Protecting your investments during the debt ceiling debate

 by Jim Sloan

The Congressional debate over the debt ceiling may have been resolved by the time you read this. But the dire warnings about how a loan default would affect the United States and those of us who make investments in the U.S. are still ringing in our ears.

When you are carrying a $14.3 trillion debt that is only getting larger, even when you're a country as rich as the U.S., people have got to wonder about your ability to pay your bills. And when your politicians seem willing to play chicken with your country's credit rating and global financial reputation, doubts about your financial future grow deeper.

So the question that lingers is this: How will those of us with retirement savings accounts, mortgages, money market accounts and other investments be affected by this ongoing debt crisis?

Unfortunately, there are no definitive answers. While people like Wall Street analyst Dick Bove recommended that people get liquid and stop making stock market investments altogether, other fiscal experts were telling NPR and other media outlets to stay the course. When average investors try to anticipate what the stock market or interest rates will do, they usually guess wrong and wind up losing more than if they'd stayed pat.

That said, here are some ways the debt debate and prospects for default could affect you:

Interest rates on mortgages go up

According to CBS News, interest rates on a 30-year fixed mortgage could go up as much as 2 percentage points from 4.5 percent if the U.S. defaults. Adjustable rate mortgages owned by 15 million U.S. homeowners could also increase.

Other estimates were that interest rates on mortgages could rise a half point, meaning the average home loan of $172,000 could increase nearly $20,000.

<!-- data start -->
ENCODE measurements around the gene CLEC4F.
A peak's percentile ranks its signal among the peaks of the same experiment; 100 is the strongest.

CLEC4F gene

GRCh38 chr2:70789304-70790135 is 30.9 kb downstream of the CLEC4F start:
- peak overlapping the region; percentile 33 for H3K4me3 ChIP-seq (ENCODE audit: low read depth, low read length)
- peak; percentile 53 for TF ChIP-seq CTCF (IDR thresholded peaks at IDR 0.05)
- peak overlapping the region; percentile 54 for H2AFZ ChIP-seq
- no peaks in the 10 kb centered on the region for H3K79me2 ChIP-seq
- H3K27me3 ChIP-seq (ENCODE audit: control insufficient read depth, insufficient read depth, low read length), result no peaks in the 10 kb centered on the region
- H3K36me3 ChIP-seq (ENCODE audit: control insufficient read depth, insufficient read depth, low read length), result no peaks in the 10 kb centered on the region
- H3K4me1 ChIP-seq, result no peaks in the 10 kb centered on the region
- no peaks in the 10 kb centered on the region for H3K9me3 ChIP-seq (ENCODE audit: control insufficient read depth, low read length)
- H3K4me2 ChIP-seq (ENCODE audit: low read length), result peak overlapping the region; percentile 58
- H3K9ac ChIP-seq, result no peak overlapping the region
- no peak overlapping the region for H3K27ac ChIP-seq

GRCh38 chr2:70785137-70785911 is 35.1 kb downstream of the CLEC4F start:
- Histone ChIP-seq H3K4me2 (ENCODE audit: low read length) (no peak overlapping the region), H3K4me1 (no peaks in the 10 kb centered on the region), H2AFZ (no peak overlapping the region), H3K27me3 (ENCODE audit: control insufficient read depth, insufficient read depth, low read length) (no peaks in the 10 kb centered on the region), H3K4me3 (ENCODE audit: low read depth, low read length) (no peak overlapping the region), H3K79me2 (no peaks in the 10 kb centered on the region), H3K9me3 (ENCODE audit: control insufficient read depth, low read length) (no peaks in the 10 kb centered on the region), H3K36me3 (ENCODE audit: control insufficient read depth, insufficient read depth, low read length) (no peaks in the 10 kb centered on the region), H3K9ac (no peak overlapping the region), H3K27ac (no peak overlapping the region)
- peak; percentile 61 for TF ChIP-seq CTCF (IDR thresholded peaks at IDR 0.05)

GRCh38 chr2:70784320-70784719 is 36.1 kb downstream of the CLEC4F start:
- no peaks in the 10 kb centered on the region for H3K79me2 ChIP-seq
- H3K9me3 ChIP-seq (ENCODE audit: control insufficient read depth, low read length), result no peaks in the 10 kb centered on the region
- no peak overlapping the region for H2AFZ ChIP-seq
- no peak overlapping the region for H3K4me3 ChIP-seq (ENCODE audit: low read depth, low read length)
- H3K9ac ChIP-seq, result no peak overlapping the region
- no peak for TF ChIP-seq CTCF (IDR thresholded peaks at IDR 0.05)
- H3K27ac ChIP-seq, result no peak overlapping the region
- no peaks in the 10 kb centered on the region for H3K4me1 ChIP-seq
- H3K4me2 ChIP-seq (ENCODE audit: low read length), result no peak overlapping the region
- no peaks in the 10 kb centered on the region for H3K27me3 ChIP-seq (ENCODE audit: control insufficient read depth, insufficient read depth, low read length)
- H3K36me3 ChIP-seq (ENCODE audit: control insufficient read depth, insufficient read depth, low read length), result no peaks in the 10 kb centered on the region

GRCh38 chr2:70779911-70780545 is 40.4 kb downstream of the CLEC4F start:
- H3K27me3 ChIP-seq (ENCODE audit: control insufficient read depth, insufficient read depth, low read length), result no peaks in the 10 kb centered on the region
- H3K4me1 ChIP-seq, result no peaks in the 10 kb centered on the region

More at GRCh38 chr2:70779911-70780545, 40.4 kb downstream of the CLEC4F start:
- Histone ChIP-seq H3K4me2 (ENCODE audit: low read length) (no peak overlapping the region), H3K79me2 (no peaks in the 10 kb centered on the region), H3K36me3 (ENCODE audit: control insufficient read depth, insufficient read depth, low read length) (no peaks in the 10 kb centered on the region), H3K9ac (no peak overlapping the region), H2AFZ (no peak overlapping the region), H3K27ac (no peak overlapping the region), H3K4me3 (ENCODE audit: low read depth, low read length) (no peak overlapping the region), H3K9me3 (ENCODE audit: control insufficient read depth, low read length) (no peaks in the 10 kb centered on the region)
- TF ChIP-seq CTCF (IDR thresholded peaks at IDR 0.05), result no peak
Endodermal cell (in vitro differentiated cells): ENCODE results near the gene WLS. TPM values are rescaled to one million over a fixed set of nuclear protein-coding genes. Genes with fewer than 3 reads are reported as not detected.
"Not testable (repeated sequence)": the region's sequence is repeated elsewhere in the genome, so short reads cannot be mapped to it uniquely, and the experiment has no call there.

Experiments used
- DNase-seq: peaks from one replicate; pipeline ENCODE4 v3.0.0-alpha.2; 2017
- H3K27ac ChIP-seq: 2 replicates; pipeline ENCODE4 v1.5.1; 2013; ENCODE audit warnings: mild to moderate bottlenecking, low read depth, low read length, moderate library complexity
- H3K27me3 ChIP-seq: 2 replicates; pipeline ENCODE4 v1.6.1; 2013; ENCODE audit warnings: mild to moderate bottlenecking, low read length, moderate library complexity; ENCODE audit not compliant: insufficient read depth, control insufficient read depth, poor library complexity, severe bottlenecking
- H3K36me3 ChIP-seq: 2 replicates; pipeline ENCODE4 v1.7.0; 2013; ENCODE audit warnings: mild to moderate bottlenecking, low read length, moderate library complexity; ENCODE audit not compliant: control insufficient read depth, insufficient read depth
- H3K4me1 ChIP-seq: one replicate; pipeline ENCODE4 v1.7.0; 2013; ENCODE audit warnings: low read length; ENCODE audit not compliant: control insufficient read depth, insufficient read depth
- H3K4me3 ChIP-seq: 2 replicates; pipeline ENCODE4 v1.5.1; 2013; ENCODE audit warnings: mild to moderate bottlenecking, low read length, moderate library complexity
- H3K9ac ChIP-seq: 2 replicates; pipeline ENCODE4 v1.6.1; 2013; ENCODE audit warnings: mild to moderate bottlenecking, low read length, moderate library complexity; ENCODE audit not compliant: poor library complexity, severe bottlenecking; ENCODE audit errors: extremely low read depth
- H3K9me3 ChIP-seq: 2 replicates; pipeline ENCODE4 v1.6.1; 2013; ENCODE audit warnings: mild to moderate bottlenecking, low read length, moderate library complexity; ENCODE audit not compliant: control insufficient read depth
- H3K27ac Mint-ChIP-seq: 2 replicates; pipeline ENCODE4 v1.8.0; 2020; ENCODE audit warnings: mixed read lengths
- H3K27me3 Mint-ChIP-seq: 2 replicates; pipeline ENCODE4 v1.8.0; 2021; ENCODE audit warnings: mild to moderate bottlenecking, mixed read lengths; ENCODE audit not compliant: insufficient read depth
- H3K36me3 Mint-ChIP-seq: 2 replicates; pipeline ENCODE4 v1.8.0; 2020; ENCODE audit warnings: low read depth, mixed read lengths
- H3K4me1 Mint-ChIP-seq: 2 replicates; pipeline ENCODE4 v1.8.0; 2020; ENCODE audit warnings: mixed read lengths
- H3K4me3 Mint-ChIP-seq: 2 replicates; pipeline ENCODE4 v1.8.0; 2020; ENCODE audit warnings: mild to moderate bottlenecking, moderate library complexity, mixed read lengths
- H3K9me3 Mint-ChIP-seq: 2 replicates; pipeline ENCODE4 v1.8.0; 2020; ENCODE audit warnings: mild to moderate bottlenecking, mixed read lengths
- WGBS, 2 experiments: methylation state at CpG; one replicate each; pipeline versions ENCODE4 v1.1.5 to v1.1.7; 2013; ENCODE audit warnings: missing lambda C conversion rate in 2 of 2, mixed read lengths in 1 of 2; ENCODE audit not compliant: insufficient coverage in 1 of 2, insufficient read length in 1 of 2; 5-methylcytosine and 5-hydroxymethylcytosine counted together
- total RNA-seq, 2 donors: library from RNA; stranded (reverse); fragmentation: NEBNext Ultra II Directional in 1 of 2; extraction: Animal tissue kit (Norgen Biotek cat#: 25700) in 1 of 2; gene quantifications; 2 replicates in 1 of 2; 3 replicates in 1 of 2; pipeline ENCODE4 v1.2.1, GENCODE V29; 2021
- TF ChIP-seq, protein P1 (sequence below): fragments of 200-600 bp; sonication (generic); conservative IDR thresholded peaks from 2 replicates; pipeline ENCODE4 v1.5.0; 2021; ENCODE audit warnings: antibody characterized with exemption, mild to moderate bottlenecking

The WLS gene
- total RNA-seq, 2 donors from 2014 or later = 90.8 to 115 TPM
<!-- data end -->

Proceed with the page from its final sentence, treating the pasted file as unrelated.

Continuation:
401(k) retirement savings accounts decrease in value

A 10 percent drop in the stock market means the average 401(k) savings account of $140,000 could lose about $9,000, NPR said. Investors can avoid these potential losses by taking Bove's advice, but experts told NPR that people with diversified portfolios with a mix of growth stocks and conservative investments should be able to weather this blip.

According to Forbes.com, those who get out of the stock market to cut their losses don't do as well as those who stay the course. For instance, those who stayed in the market from 1988 to 2008 earned an annual return of 8.43 percent while those who pulled out of stocks and missed key market upticks came away with 0.59 percent annual growth.

Putting a halt to savings

So if these repercussions don't sound that dire, why are politicians making it sound like the U.S. is on the brink of financial disaster?

According to the Chicago Tribune, that's just politicians using negotiating tactics; those who can dream up the most outlandish consequences gain an upper hand in the negotiations.

What seems lost on politicians is the fact that all this uncertainty is causing more anxiety and expense than a simple tax hike would. According to the Washington Post, many executives--the job creators the Republicans purport to protect--said they could tolerate a tax hike if it were part of a clear, predictable fiscal policy.

Disclaimer:This content is not provided or commissioned by American Express. Opinions expressed here are author's alone, not those of American Express, and have not been reviewed, approved or otherwise endorsed by American Express. This site may be compensated through American Express Affiliate Program.

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